The hunt is on for the next great American toymaker, and the hunt's organizers are thinking small. A pioneering retailer has launched a national contest that will give two small U.S. toymakers the chance to have their wares receive exclusive online distribution this holiday season.
The Next Great Toymaker contest, sponsored by Meijer, a Grand Rapids, Mich.-based brick-and-mortar and online retailer, is open to small companies and entrepreneurs in the U.S. with 50 employees or less. There will be two categories: toys appropriate for children between ages 1 and 3 and toys suitable for children between ages 4 and 8.
Toymakers must complete a contest entry form and submit one sample toy. Entries must be postmarked by Aug. 13. Toys will be judged on uniqueness, educational relevance, creativity and quality.
The toys must weigh less than 150 pounds, be made in the U.S. and have a retail price of $19.95 or more. That price point was chosen, the company told BusinessNewsDaily, to ensure that entrants are substantial toys with lasting play value.
"It is about the toy’s suitability for the age range and other factors vs. the price point," said Liwanag Ojala, vice president of e-commerce for Meijer. "The world of what toymakers make is very large—we had to articulate some guardrails, anticipating there would be keen interest in this contest."
Meijer is a significant player in online toy sales and features a selection of nearly 8,000 different toys.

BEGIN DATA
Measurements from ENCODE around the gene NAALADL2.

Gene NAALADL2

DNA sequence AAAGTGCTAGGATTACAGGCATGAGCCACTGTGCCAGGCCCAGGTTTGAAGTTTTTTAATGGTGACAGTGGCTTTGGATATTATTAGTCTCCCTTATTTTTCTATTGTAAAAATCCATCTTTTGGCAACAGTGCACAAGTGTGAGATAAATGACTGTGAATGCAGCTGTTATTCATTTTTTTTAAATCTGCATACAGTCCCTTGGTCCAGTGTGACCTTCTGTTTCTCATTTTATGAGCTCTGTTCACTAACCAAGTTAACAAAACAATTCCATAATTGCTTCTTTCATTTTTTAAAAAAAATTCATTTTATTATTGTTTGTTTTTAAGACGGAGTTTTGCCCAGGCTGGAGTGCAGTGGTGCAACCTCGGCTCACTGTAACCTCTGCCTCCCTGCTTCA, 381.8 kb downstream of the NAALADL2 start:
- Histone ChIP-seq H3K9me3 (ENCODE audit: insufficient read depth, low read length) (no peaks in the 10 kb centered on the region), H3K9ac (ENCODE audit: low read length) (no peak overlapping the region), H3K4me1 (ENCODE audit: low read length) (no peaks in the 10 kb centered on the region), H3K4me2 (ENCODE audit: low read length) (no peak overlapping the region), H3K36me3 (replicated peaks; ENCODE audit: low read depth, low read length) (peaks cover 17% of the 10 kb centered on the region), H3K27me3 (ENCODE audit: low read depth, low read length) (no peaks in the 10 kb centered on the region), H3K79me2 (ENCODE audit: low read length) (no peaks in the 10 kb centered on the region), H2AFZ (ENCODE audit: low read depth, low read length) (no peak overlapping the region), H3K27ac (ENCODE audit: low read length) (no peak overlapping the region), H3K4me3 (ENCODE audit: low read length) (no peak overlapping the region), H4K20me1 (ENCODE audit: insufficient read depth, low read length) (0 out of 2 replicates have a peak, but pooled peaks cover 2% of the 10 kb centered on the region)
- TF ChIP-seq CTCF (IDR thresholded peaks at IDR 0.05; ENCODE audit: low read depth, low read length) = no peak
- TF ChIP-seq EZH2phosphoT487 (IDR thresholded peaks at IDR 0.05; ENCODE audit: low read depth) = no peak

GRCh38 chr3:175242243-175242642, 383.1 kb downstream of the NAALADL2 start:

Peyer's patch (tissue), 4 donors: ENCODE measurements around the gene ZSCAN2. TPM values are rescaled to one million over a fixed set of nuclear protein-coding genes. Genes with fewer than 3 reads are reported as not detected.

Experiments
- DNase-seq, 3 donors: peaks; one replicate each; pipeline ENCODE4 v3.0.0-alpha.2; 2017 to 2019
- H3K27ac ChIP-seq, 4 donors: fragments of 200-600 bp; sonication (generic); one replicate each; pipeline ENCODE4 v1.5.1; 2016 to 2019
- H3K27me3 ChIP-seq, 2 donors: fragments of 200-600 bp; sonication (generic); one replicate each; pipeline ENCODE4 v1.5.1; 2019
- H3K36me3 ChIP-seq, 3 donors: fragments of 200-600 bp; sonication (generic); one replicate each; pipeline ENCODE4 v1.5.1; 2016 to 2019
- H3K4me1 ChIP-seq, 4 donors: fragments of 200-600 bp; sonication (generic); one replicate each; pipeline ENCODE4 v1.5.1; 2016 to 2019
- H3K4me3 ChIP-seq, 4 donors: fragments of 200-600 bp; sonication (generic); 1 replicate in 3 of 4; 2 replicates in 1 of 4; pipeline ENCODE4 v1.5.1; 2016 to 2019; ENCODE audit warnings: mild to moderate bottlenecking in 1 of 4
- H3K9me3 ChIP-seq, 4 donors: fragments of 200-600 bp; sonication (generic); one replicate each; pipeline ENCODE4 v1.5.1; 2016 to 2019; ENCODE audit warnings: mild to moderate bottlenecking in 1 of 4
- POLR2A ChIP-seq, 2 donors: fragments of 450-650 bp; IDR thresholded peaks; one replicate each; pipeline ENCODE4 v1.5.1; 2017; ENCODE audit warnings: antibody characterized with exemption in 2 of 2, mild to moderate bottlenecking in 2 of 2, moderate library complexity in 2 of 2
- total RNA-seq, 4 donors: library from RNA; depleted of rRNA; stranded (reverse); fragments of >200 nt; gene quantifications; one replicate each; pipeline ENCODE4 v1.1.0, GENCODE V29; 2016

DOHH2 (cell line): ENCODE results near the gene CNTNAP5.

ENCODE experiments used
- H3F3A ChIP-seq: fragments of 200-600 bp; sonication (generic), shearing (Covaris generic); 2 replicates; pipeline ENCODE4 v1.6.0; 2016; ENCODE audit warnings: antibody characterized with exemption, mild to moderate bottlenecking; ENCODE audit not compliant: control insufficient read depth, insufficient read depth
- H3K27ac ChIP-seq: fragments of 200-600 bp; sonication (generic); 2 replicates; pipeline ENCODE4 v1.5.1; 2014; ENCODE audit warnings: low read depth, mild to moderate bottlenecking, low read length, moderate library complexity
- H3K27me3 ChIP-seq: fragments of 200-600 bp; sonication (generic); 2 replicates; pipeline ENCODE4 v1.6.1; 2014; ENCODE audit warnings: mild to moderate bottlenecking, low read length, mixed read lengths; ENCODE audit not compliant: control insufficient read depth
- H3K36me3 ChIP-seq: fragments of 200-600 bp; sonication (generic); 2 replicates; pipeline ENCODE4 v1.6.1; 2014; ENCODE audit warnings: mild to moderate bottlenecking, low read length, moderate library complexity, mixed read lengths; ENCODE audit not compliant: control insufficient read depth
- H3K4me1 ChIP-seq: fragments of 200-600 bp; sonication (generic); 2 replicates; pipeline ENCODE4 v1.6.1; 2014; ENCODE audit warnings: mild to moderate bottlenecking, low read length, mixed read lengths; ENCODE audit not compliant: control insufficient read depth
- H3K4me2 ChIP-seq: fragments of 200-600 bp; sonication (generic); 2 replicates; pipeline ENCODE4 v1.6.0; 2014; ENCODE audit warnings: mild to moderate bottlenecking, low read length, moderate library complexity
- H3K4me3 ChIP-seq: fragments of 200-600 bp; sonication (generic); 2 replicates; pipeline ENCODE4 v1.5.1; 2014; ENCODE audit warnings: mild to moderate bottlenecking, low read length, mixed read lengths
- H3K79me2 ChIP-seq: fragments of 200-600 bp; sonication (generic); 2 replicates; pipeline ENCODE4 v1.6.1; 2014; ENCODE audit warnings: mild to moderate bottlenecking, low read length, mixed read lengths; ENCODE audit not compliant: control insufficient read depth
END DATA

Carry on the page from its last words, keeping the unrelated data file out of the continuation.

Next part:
The contest winners will be selected by a panel of Meijer judges that include experts in e-commerce and toy buying. The judges will also curate the entries and post what they believe are the best candidates on Meijer.com and Facebook, where fans can vote for their favorites from Aug. 29 to Sept. 4. Winners will be announced on Sept. 7. The toys will be exclusively available on Meijer's website during the 2012 holiday season.
"Meijer strives to provide our customers the best selection of toys in-store and online during the holiday season," said Ojala. "This contest allows us to offer something exclusive to Meijer.com shoppers while supporting small businesses here in the U.S., something we know is important to our customers."
Meijer, which has nearly 200 supercenters and grocery stores throughout Michigan, Ohio, Indiana, Illinois and Kentucky, was the pioneer of the "one-stop shopping" concept, beating Walmart and other mega retailers to the punch. Meijer opened its first supercenter store selling both groceries and general merchandise to the public in 1962.